One reason for the inconclusive findings may be the inconsistency inherent in measuring abnormal brain development based on obstetric markers of maternal health. General obstetrical conditions are heterogeneous in etiology and often are only indirectly related to fetal brain development. Consequently, we derived measures of fetal and neonatal complications that linked more explicitly neurological abnormalities of mild-to-moderate severity (22). We hypothesized that certain indices of threatened fetal development and neonatal neurological abnormalities that have been associated clinically with hypoxic ischemic encephalopathy in full-term neonates (23), but that are not necessarily diagnostic of this syndrome, may represent a more homogeneous etiologic pathway for schizophrenia and other nonaffective psychoses (22). Thus we classified study participants as evidencing hypoxic-ischemia-related fetal/neonatal complications if they were born at 37 weeks or more of gestation (to exclude prematurity, which is associated with intraventricular hemorrhage) (24) and demonstrated either certain patterns of complications associated with abnormal fetal development or the equivalent of "soft signs" on neonatal neurological examination.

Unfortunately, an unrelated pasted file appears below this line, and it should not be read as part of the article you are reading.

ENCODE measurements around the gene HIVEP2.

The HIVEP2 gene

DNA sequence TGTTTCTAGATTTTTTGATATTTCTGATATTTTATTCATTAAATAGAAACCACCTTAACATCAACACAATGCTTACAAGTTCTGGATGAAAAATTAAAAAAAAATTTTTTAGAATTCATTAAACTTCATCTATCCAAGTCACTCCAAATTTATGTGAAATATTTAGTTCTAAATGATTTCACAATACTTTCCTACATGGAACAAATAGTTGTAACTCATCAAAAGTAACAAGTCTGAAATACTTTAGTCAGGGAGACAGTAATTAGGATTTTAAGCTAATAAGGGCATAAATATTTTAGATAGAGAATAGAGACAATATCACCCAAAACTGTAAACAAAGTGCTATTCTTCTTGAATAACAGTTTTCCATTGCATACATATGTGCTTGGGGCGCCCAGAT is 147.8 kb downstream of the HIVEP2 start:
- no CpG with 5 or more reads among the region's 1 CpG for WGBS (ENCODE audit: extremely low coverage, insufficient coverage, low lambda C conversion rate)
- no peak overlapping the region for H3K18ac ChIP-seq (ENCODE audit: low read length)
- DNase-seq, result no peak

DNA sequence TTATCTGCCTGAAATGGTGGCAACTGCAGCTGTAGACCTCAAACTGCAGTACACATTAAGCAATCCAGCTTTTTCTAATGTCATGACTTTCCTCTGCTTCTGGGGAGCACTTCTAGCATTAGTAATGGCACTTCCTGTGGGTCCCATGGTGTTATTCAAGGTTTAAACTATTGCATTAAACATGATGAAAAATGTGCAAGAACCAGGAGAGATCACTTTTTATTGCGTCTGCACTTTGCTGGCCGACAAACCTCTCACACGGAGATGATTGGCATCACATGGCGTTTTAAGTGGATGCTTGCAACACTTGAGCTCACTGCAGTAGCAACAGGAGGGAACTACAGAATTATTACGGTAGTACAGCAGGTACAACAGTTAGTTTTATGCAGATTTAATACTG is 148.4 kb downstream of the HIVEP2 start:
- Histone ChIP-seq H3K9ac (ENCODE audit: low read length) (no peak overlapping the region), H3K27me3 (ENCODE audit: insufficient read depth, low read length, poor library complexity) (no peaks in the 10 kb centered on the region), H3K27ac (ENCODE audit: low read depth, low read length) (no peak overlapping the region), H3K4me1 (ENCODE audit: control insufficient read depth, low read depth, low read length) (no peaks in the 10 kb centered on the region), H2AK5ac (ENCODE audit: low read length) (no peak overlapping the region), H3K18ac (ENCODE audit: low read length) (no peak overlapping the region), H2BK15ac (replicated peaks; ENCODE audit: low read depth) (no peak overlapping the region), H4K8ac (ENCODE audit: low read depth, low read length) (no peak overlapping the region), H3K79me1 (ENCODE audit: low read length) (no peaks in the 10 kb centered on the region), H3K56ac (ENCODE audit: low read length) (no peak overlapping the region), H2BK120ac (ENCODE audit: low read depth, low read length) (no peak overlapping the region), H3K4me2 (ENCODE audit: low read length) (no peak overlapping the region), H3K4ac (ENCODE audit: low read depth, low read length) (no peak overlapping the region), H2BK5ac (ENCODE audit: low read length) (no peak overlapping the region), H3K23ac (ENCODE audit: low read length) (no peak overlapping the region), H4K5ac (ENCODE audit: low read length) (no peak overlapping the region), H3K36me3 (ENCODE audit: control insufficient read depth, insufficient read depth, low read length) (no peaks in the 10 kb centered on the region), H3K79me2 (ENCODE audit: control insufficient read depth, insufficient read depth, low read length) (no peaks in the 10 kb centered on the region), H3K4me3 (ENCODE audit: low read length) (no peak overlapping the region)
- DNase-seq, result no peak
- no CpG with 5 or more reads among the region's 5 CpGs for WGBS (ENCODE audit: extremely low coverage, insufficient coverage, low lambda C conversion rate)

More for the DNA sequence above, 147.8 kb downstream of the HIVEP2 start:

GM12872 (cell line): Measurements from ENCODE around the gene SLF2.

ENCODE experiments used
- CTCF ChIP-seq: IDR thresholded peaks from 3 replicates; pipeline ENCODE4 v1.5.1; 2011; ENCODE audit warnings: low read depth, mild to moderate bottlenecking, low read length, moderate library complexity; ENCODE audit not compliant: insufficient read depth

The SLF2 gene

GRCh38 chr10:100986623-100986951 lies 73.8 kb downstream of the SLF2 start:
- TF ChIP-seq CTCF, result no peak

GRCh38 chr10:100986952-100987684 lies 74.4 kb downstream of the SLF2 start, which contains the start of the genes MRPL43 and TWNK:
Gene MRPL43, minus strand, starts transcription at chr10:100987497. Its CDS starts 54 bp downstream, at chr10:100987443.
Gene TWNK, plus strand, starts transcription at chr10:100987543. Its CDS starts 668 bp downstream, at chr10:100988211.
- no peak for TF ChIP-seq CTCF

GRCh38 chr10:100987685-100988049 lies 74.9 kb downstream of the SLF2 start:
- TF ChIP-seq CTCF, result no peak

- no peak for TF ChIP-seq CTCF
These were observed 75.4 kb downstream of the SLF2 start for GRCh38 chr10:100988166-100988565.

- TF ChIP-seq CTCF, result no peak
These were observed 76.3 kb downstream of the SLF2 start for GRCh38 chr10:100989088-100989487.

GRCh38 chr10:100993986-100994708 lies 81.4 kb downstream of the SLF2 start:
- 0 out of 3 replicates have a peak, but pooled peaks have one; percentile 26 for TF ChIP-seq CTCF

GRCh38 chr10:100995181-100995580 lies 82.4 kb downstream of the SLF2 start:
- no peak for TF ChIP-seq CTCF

Furthermore, we identified two subsets of hypoxic-ischemia-related fetal/neonatal complications: 1) conditions of compromised fetal growth and development (22, 23) and 2) nonspecific neonatal signs of mild-to-moderate neurological dysfunction and other complications within the hypoxic-ischemia-related group (25). This subclassification was based on the premise that certain conditions associated with disordered fetal growth and development, such as severe pre-eclampsia, intrauterine growth retardation, and dysmaturity (26), may be related to a genetically mediated subgroup that is more relevant to schizophrenia than are more apparently direct neonatal indicators of risk to brain development or oxygenation such as hyperexcitability or meconium (22). In the higher risk subgroup, therefore, we included infants who were small for gestational age (representing intrauterine growth retardation), exposed to severe pre-eclampsia (26), and post-term, or dysmature, which is now thought to be also related to fetal constitutional factors (27). We report here on the association between this novel classification of hypoxic-ischemia-related fetal/neonatal complications and subsequent schizophrenia and other nonaffective psychoses among a group of adult offspring born to a community sample of women between 1959 and 1966 and followed up an average of 19 years after early childhood assessments.